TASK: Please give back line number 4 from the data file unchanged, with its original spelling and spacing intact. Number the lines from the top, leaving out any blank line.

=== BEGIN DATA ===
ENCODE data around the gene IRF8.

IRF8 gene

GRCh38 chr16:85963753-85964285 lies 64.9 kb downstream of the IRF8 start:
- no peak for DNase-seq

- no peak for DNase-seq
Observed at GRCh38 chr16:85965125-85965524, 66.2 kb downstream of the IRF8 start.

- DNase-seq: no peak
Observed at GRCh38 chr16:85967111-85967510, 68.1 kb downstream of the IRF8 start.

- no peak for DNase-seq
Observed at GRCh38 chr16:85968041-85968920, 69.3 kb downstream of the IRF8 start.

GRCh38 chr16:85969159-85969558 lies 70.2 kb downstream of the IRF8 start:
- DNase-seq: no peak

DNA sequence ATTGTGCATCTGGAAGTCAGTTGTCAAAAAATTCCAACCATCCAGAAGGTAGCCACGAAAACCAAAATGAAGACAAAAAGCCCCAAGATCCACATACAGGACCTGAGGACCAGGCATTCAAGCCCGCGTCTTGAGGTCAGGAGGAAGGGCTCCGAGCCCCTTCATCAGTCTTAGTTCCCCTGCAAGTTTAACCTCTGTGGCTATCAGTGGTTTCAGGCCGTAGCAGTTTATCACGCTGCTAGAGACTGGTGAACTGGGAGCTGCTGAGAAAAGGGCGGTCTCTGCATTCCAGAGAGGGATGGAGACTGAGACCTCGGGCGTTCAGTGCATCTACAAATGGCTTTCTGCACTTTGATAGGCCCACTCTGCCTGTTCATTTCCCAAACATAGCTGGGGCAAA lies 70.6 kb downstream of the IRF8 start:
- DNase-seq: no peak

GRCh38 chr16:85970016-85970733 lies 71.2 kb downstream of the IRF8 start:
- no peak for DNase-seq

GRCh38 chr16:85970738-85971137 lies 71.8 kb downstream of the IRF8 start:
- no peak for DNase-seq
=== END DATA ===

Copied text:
- no peak for DNase-seq